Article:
How To Make Picture Perfect Photos

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Geek!This is Zoey Smith’s submission for the HP Magic Giveaway. Feel free to leave comments for this article as you see fit – your feedback is certainly welcomed! If you’d like to submit your own how-to, what-is, or top-five list, you can send it to me. Views and opinions of this writer are not necessarily my own:

I love photography, so naturally, I take lots of photographs. I take photographs of my family, NASCAR races I attend, friends and co-workers, bugs I locate while hiking, my dogs… you get the picture. My biggest obstacle is that I have a relatively inexpensive camera and no formal training. Therefore my photographs are not always appealing to the eyes. Consequently, I have had to harvest some tricks to mask my ineptness in my chosen hobby.

Before I get to the heart of my guidance, here are the two most important rules to remember:

  1. Back up all your digital photographs to external storage. This could be CDs, DVDs, or an external hard drive. Spare yourself the heartache of losing all your treasures. (I keep a copy of all my digital images on a hard drive that resides at a friend’s house, because I live in a wildfire area and never know when disaster might hit.)
  2. Remember the ‘Six P Rule’. Prior Planning Prevents Piss Poor Performance. You cannot produce great photographs if you forget your memory chip or if your camera’s battery is uncharged. Always try to think ahead about what you want to accomplish and what you need to bring to get that job done.

Now to the fun part; once you have taken your photographs (in high resolution), you will most likely need to edit them to fit your need or project. I edit all my photographs in Adobe Fireworks 8; most image editors have the same or similar functions I am going to mention.

The first thing you need to do is open your digital image. Be sure you save the photograph you are going to edit in a different location with a different name before you begin. You do not want to work on your original photograph.

Step One: Take a good look at the photograph.

If it is not up to your standards, is there part of it that you can use? Use the Crop tool to crop off the surrounding unwanted part of the photograph. You do not have to stick to the middle of the photograph. It could be something of interest and focus in the background.

At each step of your process, save your work to a file with a different name in an editable format. To clarify, I am working on a photograph I took at a NASCAR race. I do not like most of the photograph because it is blurry and dark; however, to the left there is a really nice image of my youngest son Zack. So I used my crop tool to isolate just that small part of the photograph, I make it a .png file and save file as Zack.png.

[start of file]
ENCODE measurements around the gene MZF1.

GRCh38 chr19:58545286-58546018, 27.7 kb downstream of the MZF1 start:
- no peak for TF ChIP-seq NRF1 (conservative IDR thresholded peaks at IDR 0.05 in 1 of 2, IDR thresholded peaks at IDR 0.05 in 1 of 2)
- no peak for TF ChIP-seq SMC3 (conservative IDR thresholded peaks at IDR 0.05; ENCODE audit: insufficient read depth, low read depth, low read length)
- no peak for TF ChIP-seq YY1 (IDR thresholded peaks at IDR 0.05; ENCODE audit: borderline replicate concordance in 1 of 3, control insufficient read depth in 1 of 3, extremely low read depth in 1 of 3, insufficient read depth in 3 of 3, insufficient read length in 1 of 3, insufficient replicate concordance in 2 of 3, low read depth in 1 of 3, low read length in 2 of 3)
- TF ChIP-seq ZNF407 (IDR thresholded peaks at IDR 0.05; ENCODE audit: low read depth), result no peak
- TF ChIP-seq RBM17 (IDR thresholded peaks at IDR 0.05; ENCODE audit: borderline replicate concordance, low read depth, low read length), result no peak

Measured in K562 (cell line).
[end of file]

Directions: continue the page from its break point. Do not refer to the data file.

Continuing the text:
Step Two: Duplicate your image in another layer.

Once you have the image you want to work on, use your Layers Panel and duplicate the layer. The Layers feature is a powerful tool that helps you manage and organize objects on your page. Layers are transparent planes where you can create and store objects.

Step Three: Use Blend Mode to make subtle changes.

Working on the duplicated layer (top layer), use your Blend Mode to make subtle changes to your photograph. There are so many blends to choose from, take your time and experiment. I move down to each different blend and take notice of the change. When I have gone through each blend, I chose the effect that most improves the photograph.

Step Four: Use Opacity to adjust your blending effect.

Right next to the Blend Mode, there is the Opacity box. You can pick an Opacity from 1 to 100 percent to adjust the opacity of your selected layer and adjust the strength of your blending effect. An Opacity setting of 100 renders an layer completely opaque. A setting of 0 (zero) renders an layer completely transparent.

Step Five: Flatten, compare and save.

When you are happy with the effect, select both layers and flatten the selection. Do you like the changes that you made? If the answer is yes, save your work ‘save as’ using a different name. To clarify, I would take my project, which is named Zack.png and save it as Zack2.png.

Now continue to go through all the steps for the photos you wish to edit until you are happy with your end product. Since you have saved each change in a file with a different name, you can always go back to an earlier version of the photograph should you ‘mess up’ your project. It also allows you to experiment wildly without the fear of having to start over completely. Now go out and have yourself a picture perfect day!